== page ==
Efficacy, Safety, Tolerability of Pramipexol ER Versus Pramipexol IR Versus Placebo in Early PD Patients

This study has been completed.
Sponsor:
Information provided by (Responsible Party):
Boehringer Ingelheim
ClinicalTrials.gov Identifier:
NCT00479401
First received: May 25, 2007
Last updated: June 20, 2014
Last verified: June 2014
  Purpose

The objectives of this trial conducted in early Parkinson's Disease (PD) patients are to determine the efficacy (as measured by the change from baseline to the end of the maintenance phase in the total score for the Unified Parkinson's Disease Rating Scale (UPDRS) Parts II and III combined), safety, and tolerability of Pramipexole Extended Release (ER) (in daily doses from 0.375mg to 4.5mg q.d.) in comparison to placebo, and to test for non-inferiority between the two formulations (ER and IR) of pramipexole.

In addition, the efficacy of Pramipexole Immediate Release (IR) will be compared to placebo, for assay sensitivity


Condition Intervention Phase
Early Parkinson Disease (Early PD)
Drug: Pramipexol Extended Release
Drug: Pramipexol Immediate Release
Drug: Placebo
Phase 3

Study Type: Interventional
Study Design: Allocation: Randomized
Endpoint Classification: Safety/Efficacy Study
Intervention Model: Parallel Assignment
Masking: Double Blind (Subject, Investigator, Outcomes Assessor)
Primary Purpose: Treatment
Official Title: A Double-blind, Double-dummy, Placebo-controlled, Randomized, Three Parallel Groups Study Comparing the Efficacy, Safety and Tolerability of Pramipexole ER Versus Placebo and Versus Pramipexole IR Administered Orally Over a 26-week Maintenance Phase in Patients With Early Parkinsons Disease (PD).

Resource links provided by NLM:


Further study details as provided by Boehringer Ingelheim:

Primary Outcome Measures:
  • Change From Baseline in Unified Parkinson's Disease Rating Scale (UPDRS) Parts II+III Total Score [ Time Frame: baseline and after 33 weeks treatment ] [ Designated as safety issue: No ]
    Activities of daily living are scored from 0-52 in UPDRS II, result of motor examination scored 0-108 in UPDRS III. A decrease in the score means improvement.


Secondary Outcome Measures:
  • Percentage of Responders on the Clinical Global Impressions of Improvement (CGI-I) Scale [ Time Frame: after 18 weeks of treatment compared to baseline ] [ Designated as safety issue: No ]
    Clinicians evaluation in a rating scale of 7 steps, 1 meaning very much improved to 7 meaning very much worse. Responders are the patients with 'much improved' and 'very much improved' on the scale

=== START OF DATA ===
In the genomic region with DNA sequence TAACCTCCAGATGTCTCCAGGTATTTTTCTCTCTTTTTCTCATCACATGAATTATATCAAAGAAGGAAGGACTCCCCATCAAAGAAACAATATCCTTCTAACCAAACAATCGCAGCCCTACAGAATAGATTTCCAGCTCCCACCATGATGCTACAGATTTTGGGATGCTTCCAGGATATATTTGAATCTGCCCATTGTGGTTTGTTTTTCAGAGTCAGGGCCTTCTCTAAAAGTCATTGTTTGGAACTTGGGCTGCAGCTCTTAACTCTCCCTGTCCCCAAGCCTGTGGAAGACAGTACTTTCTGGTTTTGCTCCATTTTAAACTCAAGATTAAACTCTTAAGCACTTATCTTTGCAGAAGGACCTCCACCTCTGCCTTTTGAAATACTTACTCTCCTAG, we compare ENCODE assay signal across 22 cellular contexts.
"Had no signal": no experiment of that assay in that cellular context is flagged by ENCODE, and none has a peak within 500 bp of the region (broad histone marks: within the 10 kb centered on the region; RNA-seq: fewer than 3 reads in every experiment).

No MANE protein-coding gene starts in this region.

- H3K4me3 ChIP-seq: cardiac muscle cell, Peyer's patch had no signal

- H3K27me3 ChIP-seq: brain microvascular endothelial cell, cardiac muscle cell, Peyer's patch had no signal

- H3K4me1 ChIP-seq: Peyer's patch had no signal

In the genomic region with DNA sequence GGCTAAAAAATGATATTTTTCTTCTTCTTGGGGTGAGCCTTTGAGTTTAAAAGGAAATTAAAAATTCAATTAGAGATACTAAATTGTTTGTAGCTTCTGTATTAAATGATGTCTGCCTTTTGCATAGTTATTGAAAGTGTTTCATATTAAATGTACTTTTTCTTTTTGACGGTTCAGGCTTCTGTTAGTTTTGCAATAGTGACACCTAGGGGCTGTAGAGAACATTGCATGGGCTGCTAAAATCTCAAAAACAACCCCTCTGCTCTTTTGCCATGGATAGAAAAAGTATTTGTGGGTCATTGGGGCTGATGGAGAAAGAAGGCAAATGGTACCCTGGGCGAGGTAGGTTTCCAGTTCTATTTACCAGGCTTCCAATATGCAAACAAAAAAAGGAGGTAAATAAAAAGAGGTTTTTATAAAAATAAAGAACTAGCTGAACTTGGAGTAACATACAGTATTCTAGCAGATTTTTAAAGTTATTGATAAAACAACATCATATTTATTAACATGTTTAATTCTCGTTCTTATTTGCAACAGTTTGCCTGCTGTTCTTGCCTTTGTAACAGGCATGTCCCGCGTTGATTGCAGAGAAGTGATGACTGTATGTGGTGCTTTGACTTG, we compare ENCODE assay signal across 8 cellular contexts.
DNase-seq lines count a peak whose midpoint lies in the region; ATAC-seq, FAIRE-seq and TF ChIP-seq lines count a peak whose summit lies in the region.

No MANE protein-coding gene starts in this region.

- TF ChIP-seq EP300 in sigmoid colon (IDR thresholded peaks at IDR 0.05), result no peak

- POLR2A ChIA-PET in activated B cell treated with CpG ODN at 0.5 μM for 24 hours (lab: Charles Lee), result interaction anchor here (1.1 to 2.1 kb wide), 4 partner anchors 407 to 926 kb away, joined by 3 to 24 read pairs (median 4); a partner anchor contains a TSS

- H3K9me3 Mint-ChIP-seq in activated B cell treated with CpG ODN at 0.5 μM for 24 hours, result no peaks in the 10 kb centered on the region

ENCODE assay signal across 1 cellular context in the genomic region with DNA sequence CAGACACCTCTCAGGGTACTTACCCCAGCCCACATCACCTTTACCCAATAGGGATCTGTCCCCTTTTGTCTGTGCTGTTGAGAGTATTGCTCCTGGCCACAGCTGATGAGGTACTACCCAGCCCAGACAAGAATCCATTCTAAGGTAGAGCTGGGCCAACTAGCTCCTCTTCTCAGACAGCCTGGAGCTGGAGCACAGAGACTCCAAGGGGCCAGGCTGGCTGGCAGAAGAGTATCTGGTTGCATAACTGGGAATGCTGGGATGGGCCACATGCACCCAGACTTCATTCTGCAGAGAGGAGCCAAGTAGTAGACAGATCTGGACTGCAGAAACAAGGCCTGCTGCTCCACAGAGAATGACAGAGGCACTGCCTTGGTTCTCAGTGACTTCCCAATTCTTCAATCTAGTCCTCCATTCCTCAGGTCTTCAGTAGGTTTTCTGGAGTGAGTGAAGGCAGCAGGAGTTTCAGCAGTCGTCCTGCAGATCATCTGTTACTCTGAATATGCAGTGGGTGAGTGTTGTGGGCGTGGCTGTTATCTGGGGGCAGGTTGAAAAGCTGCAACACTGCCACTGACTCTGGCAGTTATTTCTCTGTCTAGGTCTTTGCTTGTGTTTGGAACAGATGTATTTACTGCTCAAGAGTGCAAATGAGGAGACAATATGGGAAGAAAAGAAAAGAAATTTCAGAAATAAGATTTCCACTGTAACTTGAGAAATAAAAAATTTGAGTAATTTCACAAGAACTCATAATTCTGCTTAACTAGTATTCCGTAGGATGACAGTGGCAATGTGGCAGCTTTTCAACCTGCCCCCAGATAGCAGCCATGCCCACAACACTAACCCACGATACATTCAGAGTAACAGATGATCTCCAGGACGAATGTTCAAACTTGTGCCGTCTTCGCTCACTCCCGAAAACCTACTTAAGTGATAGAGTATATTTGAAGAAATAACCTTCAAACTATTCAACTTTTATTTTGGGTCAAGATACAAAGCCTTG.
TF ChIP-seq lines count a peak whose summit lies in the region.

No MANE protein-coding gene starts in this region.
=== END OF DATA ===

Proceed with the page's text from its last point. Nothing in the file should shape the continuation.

• Percentage of Responders on the Patients Global Impressions of Improvement (PGI-I) Scale [ Time Frame: after 18 weeks of treatment compared to baseline ] [ Designated as safety issue: No ]
    Patient rated evaluation of the PD symptoms on a rating scale of 7 steps, 1 meaning very much better to 7 meaning very much worse. Responders are the patients with 'much better' and 'very much better' on the score.

  • UPDRS II+III Responder Rate (at Least 20% Improvement) [ Time Frame: after 33 weeks treatment ] [ Designated as safety issue: No ]
    Responders are defined as at least 20% decrease in the UPDRS II+III score. UPDRS II+III ranges 0-160 scores from best to worse.

  • UPDRS Part I Change From Baseline [ Time Frame: baseline and after 33 weeks treatment ] [ Designated as safety issue: No ]
    UPDRS I evaluates mentation behaviour and mood with a total score of 0-16. Decrease in the scores means improvement

  • UPDRS Part II Total Score [ Time Frame: after 33 weeks treatment ] [ Designated as safety issue: No ]
    UPDRS II evaluates activities of daily living in a score 0-52. Decrease of the score means improvement

  • UPDRS Part III Total Score [ Time Frame: after 33 weeks treatment ] [ Designated as safety issue: No ]
    UPDRS III is the result of a motor examination with the scores 0-108. A decrease in the scores means improvement

  • Beck's Depression Inventory Version I A [ Time Frame: after 33 weeks treatment ] [ Designated as safety issue: No ]
    The Beck's Depression Inventory (BDI) is a 21-item self-rating scale that was originally designed as an instrument to assess the intensity of depressive symptoms (sadness, pessimism, sense of failure, dissatisfaction, guilt, expectation of punishment, dislike of self, self-accusation, suicidal ideation, episodes of crying, irritability, social withdrawal, indecisiveness, changes in body image, retardation, insomnia, fatigability, loss of appetite and weight, somatic preoccupation, low level of energy). Each item is scored from 0 (absent) to 3 (severe). The patients select the score which best describes their status in the last 7 days. Since its introduction in 1961, its use has been extended (also to PD patients) and today it is used also as a screening instrument as well as an outcome measure in depression treatment trials. The total score sums the 21 individual items yielding a score that can range from zero (minimal depression) to 63 (severe depression).